...that didn't make The Moncton Times and Transcript - even though it came out in plenty of time.
The Alberta oilsands may be running into serious trouble. Its processing is so expensive that the energy bosses are cutting back on investing because the profits are so small. Oilsands is the main driver of the Canadian economy.
How do we know oilsands is in trouble? Because the CBC did some digging to get the story when it came across a government memo about it. Get the hint, Norbert? It wasn't the Irving press. It wasn't Rogers. It was that terrible, government-owned service, the CBC.
In other news, the New Brunswick deficit is way up, growth in New Brunswick, Canada, and the US is expected to be very, very slow.
Oh! I know. What a great time this would be to borrow a hundred million to build an events centre so that all the unemployed from all over can flock to Moncton to watch hockey games and shop in the boutiques of Main St.!
I notice in some papers that people are told where the tax money comes from and what it goes on. I have never seen that in New Brunswick. Exactly how much do corporations take out of this province in profits and grants and favours? In real income tax, what percentage of that profit is taxed. I don't mean the official rate. I mean how much do they actually pay? And, please - give the percentage. Don't play games with numbers.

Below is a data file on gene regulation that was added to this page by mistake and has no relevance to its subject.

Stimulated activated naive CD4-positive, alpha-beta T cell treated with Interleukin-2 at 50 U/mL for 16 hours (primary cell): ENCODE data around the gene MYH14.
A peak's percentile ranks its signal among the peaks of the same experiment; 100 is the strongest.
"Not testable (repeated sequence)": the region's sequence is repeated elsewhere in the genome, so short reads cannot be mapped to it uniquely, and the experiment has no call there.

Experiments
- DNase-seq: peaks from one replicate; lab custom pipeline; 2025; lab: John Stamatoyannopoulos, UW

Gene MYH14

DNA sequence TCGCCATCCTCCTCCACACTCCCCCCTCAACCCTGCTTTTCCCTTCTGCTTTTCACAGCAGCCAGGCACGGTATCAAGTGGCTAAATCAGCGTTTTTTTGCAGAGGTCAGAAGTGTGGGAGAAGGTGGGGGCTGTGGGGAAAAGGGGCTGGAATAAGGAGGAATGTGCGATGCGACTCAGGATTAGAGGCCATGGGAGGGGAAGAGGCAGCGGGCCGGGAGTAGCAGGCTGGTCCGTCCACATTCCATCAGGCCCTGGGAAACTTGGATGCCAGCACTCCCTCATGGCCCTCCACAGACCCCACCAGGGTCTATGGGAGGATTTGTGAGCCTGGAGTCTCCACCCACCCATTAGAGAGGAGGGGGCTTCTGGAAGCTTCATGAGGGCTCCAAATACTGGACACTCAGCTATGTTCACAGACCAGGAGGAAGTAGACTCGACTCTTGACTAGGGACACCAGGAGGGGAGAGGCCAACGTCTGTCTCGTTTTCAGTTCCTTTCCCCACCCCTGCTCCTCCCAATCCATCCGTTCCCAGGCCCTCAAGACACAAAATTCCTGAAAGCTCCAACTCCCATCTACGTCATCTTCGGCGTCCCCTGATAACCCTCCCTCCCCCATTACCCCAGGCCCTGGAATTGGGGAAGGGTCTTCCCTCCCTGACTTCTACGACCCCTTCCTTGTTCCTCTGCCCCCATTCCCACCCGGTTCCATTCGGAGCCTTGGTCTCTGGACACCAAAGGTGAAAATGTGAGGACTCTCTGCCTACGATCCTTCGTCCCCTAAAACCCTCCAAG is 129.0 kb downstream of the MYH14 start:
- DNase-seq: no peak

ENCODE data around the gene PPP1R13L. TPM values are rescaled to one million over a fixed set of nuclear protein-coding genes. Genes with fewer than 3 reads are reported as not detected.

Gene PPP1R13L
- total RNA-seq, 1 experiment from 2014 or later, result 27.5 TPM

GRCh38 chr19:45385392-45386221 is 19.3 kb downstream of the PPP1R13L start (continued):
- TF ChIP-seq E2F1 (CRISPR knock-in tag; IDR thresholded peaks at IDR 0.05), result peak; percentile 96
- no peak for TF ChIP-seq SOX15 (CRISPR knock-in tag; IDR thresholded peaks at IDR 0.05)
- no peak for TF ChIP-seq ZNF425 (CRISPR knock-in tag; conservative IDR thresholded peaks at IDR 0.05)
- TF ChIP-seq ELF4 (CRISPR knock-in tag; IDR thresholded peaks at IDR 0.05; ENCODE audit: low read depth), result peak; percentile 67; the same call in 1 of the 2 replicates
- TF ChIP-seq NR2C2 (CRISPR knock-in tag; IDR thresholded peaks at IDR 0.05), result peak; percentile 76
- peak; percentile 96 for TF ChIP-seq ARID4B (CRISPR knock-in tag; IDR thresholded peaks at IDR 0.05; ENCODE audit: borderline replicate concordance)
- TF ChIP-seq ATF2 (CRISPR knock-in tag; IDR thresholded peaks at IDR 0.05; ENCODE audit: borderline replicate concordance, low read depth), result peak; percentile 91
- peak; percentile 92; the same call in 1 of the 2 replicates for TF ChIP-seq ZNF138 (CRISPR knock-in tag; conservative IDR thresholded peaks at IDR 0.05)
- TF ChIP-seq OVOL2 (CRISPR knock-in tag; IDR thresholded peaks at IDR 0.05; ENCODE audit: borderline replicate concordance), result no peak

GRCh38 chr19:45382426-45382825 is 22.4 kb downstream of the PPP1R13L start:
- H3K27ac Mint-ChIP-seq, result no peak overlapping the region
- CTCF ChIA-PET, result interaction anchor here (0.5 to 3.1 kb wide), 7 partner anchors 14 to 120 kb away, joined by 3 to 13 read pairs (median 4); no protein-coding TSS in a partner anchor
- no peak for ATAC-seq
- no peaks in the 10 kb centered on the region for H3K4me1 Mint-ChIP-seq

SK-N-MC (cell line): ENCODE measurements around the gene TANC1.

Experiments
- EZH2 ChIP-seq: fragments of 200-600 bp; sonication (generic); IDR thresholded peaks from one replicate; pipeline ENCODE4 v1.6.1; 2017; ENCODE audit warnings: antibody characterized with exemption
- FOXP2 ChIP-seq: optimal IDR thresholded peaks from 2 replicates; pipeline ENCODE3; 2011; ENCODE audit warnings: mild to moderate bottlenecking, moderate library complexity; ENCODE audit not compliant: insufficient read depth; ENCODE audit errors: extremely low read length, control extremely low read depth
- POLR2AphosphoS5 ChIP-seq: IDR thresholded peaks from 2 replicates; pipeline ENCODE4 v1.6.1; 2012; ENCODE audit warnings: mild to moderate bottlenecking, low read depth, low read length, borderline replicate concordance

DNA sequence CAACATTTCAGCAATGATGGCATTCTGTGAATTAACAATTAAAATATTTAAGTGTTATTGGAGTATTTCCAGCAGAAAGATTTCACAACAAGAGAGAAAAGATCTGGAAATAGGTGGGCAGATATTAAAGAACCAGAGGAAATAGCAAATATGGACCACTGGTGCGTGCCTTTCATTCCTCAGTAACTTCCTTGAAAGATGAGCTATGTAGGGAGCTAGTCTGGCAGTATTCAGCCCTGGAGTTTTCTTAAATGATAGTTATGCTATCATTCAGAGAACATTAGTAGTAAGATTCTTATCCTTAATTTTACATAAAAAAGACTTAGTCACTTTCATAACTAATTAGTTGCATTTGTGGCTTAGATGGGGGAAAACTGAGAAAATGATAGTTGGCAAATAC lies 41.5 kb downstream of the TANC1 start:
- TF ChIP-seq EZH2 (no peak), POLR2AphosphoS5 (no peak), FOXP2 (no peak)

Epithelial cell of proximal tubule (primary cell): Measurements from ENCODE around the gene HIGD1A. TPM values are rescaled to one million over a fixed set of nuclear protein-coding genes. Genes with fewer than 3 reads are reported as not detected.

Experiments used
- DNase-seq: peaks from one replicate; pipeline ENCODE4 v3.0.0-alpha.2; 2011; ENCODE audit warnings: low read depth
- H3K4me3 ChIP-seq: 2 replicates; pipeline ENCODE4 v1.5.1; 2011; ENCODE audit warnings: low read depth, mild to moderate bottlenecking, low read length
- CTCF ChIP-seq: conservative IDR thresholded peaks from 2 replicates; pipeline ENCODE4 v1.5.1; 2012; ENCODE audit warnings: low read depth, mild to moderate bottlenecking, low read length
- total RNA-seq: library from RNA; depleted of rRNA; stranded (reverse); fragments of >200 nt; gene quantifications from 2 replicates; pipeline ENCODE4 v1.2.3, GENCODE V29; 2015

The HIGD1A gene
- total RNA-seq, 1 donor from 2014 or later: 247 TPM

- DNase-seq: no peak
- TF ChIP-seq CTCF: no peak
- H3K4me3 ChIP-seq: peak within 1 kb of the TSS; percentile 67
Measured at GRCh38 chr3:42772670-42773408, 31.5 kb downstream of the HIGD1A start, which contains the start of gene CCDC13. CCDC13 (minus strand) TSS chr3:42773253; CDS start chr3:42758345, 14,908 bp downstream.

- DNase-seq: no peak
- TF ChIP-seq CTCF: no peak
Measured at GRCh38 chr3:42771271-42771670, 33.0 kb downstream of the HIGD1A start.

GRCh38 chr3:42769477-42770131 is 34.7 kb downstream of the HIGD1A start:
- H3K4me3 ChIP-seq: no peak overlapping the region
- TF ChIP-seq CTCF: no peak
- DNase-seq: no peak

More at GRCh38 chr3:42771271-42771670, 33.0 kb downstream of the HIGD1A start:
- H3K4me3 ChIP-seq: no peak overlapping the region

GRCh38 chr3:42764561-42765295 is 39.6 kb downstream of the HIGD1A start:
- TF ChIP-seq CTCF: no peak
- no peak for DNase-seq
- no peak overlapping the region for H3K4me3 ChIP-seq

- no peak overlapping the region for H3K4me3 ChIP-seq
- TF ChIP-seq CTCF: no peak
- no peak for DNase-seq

In US papers, to their credit, it is possible to find such figures - and to learn that some of some of the wealthiest corporations and the wealthiest individuals in the US commonly pay no taxes at all. That's right. Billions of dollars in profits - and not a penny for income tax. So what's the scoop on where our money goes and where it doesn't come from? If other people can find out, why can't we?
So, perhaps if Rod Allen could lay aside his pumpkin knife, and if "the Hump" would put a lid on the latest hot news about a birthday party he went to, we could learn something we really have to know.